Divided attention deficits in patients with chronic fatigue syndrome

Sharon Ross, Bryan Fantie, Stephen F. Straus, Jordan Grafman*

*Corresponding author for this work

Research output: Contribution to journalArticlepeer-review

22 Scopus citations


Chronic fatigue syndrome (CFS) patients and controls were compared on a variety of mood state, personality, and neuropsychological measures, including memory, word finding, and attentional tasks that required participants to focus, sustain, or divide their attention, or to perform a combination of these functions. CFS patients demonstrated a selective deficit on 3 measures of divided attention. Their performance on the other neuropsychological tests of intelligence, fluency, and memory was no different than that of normal controls despite their reports of generally diminished cognitive capacity. There was an inverse relation between CFS patient fatigue severity and performance on 1 of the divided attention measures. Given these findings, it is probable that CFS patients will report more cognitive difficulties in real-life situations that cause them to divide their effort or rapidly reallocate cognitive resources between 2 response channels (vision and audition).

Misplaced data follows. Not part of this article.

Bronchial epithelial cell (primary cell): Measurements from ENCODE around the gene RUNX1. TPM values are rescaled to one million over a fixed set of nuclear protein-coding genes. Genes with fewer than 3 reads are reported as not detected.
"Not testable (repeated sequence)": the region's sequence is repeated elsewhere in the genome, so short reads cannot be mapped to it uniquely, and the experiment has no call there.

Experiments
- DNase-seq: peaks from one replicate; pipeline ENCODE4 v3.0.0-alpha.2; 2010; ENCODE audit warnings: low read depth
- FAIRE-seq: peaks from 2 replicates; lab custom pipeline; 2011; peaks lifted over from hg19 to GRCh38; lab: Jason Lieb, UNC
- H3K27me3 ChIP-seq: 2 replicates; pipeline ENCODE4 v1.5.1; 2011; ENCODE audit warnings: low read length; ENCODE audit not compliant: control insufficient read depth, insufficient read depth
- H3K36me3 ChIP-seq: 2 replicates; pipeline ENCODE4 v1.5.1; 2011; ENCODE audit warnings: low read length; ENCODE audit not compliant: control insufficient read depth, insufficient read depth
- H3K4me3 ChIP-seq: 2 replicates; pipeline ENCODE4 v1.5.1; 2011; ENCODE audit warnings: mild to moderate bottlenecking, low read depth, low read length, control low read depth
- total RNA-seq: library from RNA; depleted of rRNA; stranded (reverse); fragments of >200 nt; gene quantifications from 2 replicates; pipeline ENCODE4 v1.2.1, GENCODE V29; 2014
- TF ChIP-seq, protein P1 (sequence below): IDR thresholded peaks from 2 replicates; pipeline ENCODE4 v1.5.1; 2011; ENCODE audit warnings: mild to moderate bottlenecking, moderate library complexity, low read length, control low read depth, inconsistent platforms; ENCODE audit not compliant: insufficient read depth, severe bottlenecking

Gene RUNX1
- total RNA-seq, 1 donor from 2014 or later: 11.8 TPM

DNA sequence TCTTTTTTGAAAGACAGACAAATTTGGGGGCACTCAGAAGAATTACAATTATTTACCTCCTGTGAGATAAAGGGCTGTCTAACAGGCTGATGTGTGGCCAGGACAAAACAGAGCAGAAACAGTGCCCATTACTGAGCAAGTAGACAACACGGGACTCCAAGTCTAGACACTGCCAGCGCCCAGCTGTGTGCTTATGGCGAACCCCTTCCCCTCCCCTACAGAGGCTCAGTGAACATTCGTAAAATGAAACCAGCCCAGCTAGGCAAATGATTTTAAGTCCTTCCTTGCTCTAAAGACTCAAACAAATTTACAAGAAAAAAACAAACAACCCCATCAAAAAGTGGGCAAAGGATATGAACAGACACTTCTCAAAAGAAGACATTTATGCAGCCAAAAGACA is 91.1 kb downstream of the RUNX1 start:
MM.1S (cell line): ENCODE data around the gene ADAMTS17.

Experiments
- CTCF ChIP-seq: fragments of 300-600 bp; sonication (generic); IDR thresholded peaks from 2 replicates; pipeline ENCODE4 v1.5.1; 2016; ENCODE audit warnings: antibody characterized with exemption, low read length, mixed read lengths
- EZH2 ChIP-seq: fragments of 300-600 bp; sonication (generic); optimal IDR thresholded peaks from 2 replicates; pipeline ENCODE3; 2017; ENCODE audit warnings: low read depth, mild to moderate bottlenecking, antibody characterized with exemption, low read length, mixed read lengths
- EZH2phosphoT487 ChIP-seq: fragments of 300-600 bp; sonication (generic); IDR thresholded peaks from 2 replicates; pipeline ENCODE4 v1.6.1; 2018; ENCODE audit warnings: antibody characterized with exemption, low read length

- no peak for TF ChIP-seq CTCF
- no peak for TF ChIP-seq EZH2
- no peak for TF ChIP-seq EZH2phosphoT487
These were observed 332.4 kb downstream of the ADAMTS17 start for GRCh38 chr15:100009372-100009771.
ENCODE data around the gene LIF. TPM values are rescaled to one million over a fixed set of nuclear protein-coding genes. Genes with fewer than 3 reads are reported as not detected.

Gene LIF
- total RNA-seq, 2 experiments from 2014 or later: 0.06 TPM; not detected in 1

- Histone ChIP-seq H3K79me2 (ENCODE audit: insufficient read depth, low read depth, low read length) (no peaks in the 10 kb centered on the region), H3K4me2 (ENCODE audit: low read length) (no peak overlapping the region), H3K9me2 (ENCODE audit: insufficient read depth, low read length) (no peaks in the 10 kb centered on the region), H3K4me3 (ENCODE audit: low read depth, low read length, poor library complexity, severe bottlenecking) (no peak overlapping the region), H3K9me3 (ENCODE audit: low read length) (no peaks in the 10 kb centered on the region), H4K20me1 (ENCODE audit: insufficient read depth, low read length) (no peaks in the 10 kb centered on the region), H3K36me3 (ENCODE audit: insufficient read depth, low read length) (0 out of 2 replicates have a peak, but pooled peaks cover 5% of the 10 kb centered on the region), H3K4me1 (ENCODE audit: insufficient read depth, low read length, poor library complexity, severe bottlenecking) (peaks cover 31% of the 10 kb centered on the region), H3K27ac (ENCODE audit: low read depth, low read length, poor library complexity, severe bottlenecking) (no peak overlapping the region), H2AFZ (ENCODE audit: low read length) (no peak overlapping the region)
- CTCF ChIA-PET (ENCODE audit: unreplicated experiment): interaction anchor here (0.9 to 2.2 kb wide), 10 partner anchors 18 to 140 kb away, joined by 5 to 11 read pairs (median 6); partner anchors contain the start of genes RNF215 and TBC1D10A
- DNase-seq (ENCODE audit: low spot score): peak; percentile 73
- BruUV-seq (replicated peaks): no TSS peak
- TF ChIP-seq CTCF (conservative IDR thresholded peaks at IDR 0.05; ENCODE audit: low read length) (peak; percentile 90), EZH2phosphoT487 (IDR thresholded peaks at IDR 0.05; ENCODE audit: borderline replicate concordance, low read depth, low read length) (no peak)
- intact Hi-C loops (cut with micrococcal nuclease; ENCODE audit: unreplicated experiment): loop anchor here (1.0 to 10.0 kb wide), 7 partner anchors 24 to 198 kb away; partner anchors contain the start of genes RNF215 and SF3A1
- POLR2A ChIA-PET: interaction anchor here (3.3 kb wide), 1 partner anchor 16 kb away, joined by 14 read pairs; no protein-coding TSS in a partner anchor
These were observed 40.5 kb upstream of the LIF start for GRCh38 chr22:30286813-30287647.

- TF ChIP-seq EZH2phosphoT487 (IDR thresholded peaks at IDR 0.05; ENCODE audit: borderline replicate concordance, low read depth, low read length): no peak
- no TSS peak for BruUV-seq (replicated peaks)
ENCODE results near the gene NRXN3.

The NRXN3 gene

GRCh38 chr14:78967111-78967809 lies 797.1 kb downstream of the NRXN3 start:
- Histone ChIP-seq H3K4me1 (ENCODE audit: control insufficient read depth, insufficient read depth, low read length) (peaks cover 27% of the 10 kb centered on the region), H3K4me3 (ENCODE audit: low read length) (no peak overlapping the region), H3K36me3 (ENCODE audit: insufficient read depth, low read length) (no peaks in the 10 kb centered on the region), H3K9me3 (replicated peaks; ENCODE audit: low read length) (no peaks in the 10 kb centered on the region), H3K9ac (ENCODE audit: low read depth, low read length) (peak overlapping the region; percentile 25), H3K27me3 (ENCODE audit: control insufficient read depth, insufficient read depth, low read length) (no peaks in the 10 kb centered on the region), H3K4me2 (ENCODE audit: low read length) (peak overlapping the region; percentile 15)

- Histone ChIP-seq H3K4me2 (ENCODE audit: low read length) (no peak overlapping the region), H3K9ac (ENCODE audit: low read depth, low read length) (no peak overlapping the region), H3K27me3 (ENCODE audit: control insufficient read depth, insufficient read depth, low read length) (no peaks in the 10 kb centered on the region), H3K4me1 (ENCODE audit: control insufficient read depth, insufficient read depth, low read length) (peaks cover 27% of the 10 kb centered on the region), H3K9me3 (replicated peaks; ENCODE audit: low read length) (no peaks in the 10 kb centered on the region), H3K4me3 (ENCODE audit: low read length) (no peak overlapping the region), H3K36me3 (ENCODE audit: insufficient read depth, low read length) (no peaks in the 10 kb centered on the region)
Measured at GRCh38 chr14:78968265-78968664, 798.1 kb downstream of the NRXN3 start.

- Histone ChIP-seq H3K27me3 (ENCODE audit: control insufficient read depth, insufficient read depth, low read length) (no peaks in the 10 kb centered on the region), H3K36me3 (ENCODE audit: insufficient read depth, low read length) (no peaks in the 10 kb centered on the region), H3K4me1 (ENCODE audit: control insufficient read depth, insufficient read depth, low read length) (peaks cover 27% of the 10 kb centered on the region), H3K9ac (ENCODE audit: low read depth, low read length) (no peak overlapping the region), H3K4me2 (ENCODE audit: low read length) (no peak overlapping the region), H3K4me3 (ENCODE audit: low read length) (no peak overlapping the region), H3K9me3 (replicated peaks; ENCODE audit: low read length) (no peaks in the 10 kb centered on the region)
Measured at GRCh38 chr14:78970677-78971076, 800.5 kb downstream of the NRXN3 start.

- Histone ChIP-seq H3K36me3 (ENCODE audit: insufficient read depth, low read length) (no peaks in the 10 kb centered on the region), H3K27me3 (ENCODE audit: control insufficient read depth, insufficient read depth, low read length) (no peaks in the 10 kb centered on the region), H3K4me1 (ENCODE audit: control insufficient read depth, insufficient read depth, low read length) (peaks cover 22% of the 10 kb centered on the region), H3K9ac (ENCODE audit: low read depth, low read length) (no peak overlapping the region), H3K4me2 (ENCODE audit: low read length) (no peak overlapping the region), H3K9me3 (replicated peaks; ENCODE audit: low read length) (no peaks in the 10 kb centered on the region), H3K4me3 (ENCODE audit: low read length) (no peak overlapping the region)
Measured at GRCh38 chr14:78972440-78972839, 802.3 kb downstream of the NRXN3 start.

Original languageEnglish (US)
Pages (from-to)4-11
Number of pages8
JournalApplied Neuropsychology
Issue number1
StatePublished - Jan 1 2001


  • Attention
  • Chronic fatigue syndrome
  • Divided attention
  • Memory

ASJC Scopus subject areas

  • Neuropsychology and Physiological Psychology
  • Developmental and Educational Psychology
  • Arts and Humanities (miscellaneous)

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